“When I was a student I was very, very ambitious, completely immersed in my comedy career.  I never had that period of reckless hedonism that you should get out of your system in your youth.”

“I used to do stuff at college.  I could do voices.  I could make some people laugh.  I wasn’t the class clown, but I knew I had this skill.”

“I try to not make safe choices, but I also like to do stuff which is interesting and is sort of exciting in some way and accessible.”

“I got involved in writing and producing because I wasn’t getting interesting acting gigs.  In a way, I’m grateful that I didn’t get interesting roles, because it made me pull my finger out and do some work.”

“I just feel happy when I’m writing.  I feel like I’ve something approaching a proper job.  I’m comfortably off.  I’m fortunate that I’m now surrounded by people who facilitate me being creative.  I don’t have to open any envelopes that have windows on them, for example.”

“Most of all I don’t want to be bored.  That’s why I’d rather do something that has some sort of ambition, that risks failing, rather than make safer, more comfortable choices.”

“I don’t apologize for my behavior anymore.  Whatever I do or don’t do shouldn’t matter.  Moral certainty is dangerous.  Moral certainty is what makes people go to war unnecessarily and illegally.  Morality, as any halfway intelligent human being would tell you, is a very subjective thing.”

“In England, I’ve done a whole bunch of stuff where I just make a complete ass of myself.  I’ve been doing it for 20 years, so I just gravitate toward it anyway.  I’d rather do that than do the stuff where I’m supposed to be trying to look cool in some way.  It’s more interesting to me.”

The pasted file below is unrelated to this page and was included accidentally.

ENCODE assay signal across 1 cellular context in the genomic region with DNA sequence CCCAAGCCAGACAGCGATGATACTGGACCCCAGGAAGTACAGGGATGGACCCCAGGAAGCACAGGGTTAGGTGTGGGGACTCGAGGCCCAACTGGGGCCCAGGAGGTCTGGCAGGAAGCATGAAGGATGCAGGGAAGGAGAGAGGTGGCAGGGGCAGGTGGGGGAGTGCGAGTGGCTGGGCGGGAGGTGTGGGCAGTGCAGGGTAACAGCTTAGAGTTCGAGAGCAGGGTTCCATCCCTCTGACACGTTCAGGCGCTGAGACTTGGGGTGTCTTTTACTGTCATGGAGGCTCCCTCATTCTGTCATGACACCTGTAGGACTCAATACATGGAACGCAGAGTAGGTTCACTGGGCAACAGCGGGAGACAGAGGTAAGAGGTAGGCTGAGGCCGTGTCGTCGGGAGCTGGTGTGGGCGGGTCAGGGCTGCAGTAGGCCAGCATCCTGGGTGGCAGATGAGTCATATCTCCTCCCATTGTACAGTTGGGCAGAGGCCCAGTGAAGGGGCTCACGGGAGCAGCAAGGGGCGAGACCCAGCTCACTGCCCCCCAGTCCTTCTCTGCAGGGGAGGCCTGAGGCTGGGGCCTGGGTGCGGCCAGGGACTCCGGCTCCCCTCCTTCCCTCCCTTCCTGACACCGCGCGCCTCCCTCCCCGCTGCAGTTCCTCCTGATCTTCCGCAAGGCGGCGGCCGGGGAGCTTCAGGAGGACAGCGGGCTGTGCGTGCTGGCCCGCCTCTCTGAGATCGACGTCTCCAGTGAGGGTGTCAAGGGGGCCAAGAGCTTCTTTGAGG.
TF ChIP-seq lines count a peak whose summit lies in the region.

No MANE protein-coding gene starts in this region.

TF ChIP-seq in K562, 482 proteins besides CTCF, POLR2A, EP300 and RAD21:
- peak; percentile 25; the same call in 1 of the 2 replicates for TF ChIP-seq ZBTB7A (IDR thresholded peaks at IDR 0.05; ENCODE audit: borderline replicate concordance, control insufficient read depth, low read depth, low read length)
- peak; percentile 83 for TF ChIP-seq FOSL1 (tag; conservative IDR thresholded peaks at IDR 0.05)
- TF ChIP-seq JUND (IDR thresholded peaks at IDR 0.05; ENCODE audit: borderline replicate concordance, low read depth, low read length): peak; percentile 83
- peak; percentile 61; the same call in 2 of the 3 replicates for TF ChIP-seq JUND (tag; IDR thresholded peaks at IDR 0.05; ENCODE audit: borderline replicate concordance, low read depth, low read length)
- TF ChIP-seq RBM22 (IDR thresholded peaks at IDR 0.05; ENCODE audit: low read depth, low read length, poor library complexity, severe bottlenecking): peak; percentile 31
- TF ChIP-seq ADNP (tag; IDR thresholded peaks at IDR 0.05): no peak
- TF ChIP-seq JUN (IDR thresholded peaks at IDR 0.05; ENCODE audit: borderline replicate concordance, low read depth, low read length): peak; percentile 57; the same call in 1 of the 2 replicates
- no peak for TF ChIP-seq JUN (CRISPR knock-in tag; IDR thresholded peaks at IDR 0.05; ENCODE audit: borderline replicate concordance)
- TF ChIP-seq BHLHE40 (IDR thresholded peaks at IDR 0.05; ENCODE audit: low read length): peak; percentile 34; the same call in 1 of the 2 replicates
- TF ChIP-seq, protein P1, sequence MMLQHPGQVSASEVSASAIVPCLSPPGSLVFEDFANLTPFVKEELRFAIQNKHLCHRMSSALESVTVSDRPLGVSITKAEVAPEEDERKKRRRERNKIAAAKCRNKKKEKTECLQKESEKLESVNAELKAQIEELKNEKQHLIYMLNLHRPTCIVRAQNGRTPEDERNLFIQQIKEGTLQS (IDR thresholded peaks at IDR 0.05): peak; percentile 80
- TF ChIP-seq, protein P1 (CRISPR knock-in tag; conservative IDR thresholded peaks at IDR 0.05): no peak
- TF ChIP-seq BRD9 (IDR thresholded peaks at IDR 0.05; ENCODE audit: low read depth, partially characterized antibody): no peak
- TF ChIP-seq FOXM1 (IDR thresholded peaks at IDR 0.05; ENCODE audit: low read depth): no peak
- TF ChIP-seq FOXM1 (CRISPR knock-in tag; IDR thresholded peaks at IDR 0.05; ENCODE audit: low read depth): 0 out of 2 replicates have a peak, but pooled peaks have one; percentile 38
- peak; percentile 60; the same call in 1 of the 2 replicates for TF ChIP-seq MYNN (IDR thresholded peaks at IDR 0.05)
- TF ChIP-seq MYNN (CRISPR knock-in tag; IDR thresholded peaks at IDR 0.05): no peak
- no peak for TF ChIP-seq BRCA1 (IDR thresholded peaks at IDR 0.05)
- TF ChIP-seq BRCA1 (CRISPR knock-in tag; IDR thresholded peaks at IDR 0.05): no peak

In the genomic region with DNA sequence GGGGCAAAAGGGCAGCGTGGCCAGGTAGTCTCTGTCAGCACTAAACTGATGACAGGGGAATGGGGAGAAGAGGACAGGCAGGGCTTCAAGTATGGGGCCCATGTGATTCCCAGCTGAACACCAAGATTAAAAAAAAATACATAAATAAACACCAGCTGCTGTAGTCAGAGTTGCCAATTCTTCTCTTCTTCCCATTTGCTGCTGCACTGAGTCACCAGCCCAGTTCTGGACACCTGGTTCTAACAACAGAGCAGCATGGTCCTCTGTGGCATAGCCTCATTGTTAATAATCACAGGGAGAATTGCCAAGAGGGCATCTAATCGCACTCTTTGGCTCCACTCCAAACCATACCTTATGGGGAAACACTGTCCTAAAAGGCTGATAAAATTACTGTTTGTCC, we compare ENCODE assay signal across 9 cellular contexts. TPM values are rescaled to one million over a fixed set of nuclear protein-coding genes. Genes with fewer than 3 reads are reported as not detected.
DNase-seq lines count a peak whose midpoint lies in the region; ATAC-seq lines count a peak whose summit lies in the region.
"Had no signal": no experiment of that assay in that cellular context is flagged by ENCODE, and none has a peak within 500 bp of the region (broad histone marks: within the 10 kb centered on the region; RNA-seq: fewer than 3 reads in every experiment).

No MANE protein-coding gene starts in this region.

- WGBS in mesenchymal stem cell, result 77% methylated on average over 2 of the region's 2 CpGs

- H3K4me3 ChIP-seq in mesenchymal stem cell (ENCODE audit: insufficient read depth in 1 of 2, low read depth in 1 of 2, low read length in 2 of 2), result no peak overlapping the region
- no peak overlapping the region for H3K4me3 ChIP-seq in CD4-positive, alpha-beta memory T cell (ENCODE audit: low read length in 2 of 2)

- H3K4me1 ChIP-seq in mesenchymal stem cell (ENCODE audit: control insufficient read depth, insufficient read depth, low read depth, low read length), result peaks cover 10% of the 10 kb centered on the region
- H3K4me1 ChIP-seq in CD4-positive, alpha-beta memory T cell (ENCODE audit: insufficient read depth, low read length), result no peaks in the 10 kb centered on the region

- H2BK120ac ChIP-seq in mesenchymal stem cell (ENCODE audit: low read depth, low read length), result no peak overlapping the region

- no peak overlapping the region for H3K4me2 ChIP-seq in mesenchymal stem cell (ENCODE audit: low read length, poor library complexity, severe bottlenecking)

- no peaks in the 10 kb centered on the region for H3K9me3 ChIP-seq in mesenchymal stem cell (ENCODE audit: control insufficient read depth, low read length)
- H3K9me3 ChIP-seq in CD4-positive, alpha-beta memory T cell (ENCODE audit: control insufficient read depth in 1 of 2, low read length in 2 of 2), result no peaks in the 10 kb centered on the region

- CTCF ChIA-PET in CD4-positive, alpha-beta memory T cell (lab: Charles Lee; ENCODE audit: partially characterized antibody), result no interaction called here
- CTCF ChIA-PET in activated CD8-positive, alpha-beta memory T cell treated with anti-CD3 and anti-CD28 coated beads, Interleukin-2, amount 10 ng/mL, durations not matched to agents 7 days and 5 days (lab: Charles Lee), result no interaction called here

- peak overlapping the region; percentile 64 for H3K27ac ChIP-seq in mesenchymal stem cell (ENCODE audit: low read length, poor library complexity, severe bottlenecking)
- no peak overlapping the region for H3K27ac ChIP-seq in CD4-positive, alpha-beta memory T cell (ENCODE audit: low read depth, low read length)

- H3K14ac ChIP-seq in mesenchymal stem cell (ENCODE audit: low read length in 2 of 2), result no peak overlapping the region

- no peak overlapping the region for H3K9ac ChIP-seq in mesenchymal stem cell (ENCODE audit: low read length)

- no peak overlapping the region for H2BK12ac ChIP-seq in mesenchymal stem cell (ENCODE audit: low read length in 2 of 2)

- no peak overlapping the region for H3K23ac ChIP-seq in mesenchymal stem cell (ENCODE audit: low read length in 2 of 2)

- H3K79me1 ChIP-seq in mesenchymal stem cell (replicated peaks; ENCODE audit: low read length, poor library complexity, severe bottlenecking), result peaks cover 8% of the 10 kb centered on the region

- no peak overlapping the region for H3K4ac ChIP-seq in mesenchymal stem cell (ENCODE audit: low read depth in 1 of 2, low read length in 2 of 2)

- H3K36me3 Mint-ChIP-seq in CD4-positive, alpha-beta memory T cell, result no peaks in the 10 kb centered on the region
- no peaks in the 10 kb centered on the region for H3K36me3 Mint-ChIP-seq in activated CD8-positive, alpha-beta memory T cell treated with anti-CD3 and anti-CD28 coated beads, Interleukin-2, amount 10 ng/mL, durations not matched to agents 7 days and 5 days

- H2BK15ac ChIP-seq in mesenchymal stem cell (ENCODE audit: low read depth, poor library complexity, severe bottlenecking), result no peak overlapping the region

“In my mind God made Adam and Eve, he didn’t make Adam and Steve.”

“If you’re driving your car and someone winds the window down and gives you the finger and calls you an asshole, instead of giving him the finger back and calling him an asshole back, you just pull a funny face, and he doesn’t know how to react to that, because you’re using different rules.”

“That whole cliché about laughter being the best medicine is very true.  We’re all on this earth for so long, and we’re all going to die.  And so the way to cope with that is to laugh.  To laugh with growing old, to be self-effacing is really liberating.”

“It’s our imperfections that make us vulnerable, make us interesting.  How can I make myself a bit of an asshole and still have humanity about it?”

“Even if I screw up in my personal life, as long as I’m not destroying myself, I just think, ‘Okay, I screwed up.’  I’m not Mother Theresa.”

“I mean, if someone said I was boring, that would bother me.  But if I’m no longer funny, well, then I’ll do something not funny.  There are a lot of other things to be.”